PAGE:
Sheila B. DevotionSo what exactly is the name of this act? Having reached number 11 almost two years ago with a disco version of Singin’ In The Rain under the name Sheila B. Devotion, here they are teaming up with Nile Rodgers and Bernard Edwards (finally getting the chance to work with an actual French act after several years in Chic pretending to be French), only now they’re called Sheila and B. Devotion. To confuse things even further, Sheila was actually called Annie and the “B” stands for “black”, but Annie & Black Devotion clearly wasn’t acceptable nomenclature. Anyway, despite attracting many favourable comments on Twitter, Spacer is clearly nothing more than a pale imitation of Hot Gossip’s I Lost My Heart To A Starship Trooper and the band’s name confusion is a smokescreen for their obvious sponsorship deal with Bacofoil.

THE SKIDS – Working For The Yankee Dollar (#21)

The SkidsSing along now! Yes, TV’s Richard Jobson is back with his unorthodox approach to singing. While perhaps not as famously obscure as last year’s Into The Valley, the lyrics to the band’s latest hit are still pretty indecipherable (“Yankey, 2-1” – clearly a reference to the English women’s football team’s victory over the USA in 2011) and Jobson, this week pitching his look somewhere between Steve Strange and Derek Smalls, is still bouncing around playing The Floor Is Made Of Lava. Legend has it that, on meeting the Nolan Sisters backstage, Jobson spat on the floor on disgust; more likely he was just trying to put the fire out. This was The Skids’ last top twenty hit and if you look closely you can see guitarist Stuart Adamson wondering how this would sound if the guitars were made to sound like bagpipes, prior to forming Big Country in a couple of years’ time.

KC & THE SUNSHINE BAND – Please Don’t Go (#7)

Legs & Co“In a few moments we have a special guest star popping in to say hello,” promises Kid, before ushering us towards our weekly appointment with Limbs & Co. Surprisingly they’re all fairly modestly dressed and there’s very little in the way of literal choreography, no Emergency Exit doors or giant Monopoly boards with somebody wagging their finger reproachfully as the girls try to pass Go. Please Don’t Go would be KC & The Sunshine Band’s last hit except for the completely out of the blue one-off number 1 Give It Up in 1983, and what better way to mark the occasion than by introducing the promised special guest… KC? Yes, he’s in Blighty to promote the single, but this promotion doesn’t extend to miming to his own record. Lightweight. Still, this is no easy job for him as he has to introduce the next act.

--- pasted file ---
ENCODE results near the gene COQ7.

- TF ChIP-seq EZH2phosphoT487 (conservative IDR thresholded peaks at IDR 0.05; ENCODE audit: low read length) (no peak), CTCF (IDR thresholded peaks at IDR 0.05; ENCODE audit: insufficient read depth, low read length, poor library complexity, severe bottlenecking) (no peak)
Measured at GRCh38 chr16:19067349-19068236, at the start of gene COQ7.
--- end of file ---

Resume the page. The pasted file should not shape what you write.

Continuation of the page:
DOLLAR – I Wanna Hold Your Hand (#30)

DollarWell now. It’s said that if you’re going to do a cover version of a famous song, you have to make it substantially different to the original. Fair play to Dollar, they’ve certainly done that. In fact they’ve managed to make a song that’s already 17 years old sound more contemporary than any of their previous hits, not just by changing the terribly old fashioned “Want To” into the cutting edge ’80s “Wanna”, but by employing a minimalist backing consisting mainly of heavily processed drums and a sprinkling of new wave synths, pre-empting their more revered work with Trevor Horn by a good eighteen months. The single had struggled into the lower reaches of the top 40 over Christmas and then fallen out, but now it was back in and climbing into the top ten. Just don’t hold your breath for their cover of Revolution 9.

THE NOLANS – I’m In The Mood For Dancing (#20)

The NolansThe Nolans started out in showbiz as part of the family group The Singing Nolans back in 1963, spinning off as The Nolan Sisters in the mid-1970s. They achieved some light entertainment success, even supporting Frank Sinatra on a European tour, but by the end of the ’70s they had rebranded again as simply The Nolans and branched out into pop music. I’m In The Mood For Dancing was the group’s first big pop hit and is oddly performed in two places, repeatedly cutting between the sisters boogieing on the dancefloor and swaying awkwardly on some kind of gantry while half a dozen audience members do the dancing. This would go on to be the Nolans’ biggest hit, both in the UK and Japan where it reached number 1. You may also remember it from the episode of Filthy, Rich & Catflap in which the sweet, innocent Nolans blackmail the hapless Richie Rich with a number of incriminating photos. Richard Jobson would have thought twice about spitting at them had he known about that.

PINK FLOYD – Another Brick In The Wall Pt 2 (#1)

Pink FloydYes, it’s still there. Pink Floyd’s biggest hit single by some considerable distance is enjoying its final week at number 1, but we still haven’t seen anything of the band other than an indistinct photo in the chart countup which looks like it may well be at least a decade old. The Floyd have only troubled the top 40 on four occasions since this hit, most successfully in 1994 when Take It Back reached number 23, but have scored four number 1 albums in that time, including 2014’s alleged swansong The Endless River which was little more than offcuts from the sessions for their previous album twenty years earlier. Jensen winds up the show by wishing us a good week and a good night (but not good love) as we play out with the oldest record in the chart, Green Onions by Booker T & the MGs from 1962. What’s that doing there? Find out next week…